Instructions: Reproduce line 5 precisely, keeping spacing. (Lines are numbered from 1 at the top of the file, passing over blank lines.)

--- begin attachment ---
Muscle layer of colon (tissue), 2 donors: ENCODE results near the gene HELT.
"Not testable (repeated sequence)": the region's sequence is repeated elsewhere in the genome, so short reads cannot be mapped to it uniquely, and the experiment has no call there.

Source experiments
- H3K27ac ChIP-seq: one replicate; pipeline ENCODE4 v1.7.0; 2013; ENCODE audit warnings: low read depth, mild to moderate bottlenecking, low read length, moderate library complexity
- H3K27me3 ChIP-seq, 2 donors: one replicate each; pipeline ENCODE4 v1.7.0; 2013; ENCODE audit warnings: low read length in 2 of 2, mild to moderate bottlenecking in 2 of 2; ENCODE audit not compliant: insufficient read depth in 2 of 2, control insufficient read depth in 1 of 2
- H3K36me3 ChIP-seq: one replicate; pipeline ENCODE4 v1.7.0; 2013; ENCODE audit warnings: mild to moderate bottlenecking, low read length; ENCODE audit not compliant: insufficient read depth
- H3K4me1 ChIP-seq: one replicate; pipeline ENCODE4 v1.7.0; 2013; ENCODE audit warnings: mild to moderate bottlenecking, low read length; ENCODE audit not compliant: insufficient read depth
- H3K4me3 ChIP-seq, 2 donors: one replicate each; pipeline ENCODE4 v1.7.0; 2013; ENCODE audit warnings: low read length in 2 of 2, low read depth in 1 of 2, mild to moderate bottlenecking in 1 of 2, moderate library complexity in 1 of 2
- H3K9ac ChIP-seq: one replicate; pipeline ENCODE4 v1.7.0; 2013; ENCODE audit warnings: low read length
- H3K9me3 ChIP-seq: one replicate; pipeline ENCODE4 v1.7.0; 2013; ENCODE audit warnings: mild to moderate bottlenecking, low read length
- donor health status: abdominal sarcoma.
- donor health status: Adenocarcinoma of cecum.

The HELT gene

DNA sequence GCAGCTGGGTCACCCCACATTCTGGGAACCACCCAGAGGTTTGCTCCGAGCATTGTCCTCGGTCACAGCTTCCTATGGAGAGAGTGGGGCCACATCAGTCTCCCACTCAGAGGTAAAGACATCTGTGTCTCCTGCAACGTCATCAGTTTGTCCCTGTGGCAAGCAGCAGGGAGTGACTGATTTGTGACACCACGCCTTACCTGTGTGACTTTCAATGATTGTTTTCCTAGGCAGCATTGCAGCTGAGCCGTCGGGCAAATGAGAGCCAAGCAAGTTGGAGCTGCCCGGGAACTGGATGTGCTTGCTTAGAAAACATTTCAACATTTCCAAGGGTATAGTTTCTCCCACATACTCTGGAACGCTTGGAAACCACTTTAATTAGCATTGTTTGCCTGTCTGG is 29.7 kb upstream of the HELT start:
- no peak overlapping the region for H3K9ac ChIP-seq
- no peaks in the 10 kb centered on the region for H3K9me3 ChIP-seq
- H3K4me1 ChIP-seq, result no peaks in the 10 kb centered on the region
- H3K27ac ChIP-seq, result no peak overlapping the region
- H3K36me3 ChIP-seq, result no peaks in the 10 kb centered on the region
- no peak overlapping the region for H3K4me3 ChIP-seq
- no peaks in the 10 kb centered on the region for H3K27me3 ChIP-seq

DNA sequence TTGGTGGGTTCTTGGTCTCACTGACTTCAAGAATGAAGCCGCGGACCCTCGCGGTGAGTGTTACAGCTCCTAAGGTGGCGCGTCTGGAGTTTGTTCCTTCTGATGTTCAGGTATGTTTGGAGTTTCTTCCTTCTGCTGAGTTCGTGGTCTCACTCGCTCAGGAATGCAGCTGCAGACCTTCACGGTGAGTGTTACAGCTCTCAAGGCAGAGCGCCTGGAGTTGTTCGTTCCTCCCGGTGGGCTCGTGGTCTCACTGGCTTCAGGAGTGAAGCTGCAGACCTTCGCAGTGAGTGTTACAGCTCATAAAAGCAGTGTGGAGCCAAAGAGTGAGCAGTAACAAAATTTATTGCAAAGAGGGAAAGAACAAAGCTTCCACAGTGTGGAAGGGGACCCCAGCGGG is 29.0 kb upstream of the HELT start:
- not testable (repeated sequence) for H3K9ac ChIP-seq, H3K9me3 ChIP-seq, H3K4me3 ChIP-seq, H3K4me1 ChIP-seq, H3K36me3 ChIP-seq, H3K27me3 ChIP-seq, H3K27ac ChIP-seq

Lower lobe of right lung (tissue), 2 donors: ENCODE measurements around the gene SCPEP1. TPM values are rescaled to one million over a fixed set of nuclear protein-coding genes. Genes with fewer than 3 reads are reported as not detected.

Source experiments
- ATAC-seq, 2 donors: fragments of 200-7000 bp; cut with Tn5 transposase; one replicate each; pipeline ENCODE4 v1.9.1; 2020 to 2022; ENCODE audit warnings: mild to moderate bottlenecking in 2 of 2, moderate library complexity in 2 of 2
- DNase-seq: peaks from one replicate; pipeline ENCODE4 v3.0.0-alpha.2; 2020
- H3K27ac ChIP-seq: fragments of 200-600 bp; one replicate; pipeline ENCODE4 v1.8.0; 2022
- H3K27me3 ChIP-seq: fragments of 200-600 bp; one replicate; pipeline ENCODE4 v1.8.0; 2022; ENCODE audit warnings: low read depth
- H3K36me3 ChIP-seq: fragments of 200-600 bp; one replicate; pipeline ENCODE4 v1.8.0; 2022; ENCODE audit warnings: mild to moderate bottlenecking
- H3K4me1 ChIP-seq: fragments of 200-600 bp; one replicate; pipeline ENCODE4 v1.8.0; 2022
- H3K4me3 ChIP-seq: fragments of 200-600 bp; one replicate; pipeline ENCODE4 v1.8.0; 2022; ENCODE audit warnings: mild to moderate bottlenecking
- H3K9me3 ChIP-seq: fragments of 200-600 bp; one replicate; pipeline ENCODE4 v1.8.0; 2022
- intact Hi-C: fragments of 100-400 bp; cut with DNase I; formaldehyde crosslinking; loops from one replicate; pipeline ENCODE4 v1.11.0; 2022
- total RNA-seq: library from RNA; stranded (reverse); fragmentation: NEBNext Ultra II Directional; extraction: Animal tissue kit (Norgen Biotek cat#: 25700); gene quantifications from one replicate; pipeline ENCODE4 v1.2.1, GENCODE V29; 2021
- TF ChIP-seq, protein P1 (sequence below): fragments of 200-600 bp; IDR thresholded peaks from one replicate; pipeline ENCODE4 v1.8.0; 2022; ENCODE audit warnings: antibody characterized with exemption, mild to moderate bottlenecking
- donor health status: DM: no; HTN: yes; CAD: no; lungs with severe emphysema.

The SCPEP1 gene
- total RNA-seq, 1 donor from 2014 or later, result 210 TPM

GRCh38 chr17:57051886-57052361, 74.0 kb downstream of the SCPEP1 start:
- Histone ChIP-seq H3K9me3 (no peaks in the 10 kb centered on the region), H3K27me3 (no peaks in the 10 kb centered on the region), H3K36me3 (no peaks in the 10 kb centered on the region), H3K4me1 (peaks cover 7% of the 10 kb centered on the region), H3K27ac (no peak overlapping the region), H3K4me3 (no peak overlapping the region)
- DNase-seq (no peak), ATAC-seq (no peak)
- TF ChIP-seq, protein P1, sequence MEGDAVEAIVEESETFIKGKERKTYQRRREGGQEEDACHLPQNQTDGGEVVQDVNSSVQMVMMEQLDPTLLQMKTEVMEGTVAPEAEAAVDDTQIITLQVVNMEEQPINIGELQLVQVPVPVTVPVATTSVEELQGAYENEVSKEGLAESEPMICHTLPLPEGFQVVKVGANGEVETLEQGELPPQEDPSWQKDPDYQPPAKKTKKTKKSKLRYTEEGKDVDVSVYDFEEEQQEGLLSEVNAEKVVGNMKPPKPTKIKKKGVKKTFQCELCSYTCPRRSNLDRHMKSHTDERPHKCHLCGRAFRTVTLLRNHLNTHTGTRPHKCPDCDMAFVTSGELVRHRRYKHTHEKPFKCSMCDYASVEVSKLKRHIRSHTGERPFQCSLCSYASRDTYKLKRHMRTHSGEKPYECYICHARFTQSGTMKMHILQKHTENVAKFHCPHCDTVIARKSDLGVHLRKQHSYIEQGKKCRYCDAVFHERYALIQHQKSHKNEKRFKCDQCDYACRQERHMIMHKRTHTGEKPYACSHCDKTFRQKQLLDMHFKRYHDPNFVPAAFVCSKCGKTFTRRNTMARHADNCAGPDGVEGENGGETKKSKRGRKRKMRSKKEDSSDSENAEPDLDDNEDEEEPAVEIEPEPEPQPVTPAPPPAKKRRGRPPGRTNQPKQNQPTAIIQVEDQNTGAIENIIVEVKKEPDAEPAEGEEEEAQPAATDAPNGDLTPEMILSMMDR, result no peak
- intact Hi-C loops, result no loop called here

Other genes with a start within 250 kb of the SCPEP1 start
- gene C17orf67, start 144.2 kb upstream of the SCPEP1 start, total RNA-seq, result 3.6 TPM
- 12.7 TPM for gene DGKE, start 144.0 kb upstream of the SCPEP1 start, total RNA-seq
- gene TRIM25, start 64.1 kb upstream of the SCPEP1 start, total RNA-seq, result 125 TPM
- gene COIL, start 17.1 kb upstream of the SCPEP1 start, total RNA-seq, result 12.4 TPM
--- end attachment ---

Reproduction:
- H3K27me3 ChIP-seq, 2 donors: one replicate each; pipeline ENCODE4 v1.7.0; 2013; ENCODE audit warnings: low read length in 2 of 2, mild to moderate bottlenecking in 2 of 2; ENCODE audit not compliant: insufficient read depth in 2 of 2, control insufficient read depth in 1 of 2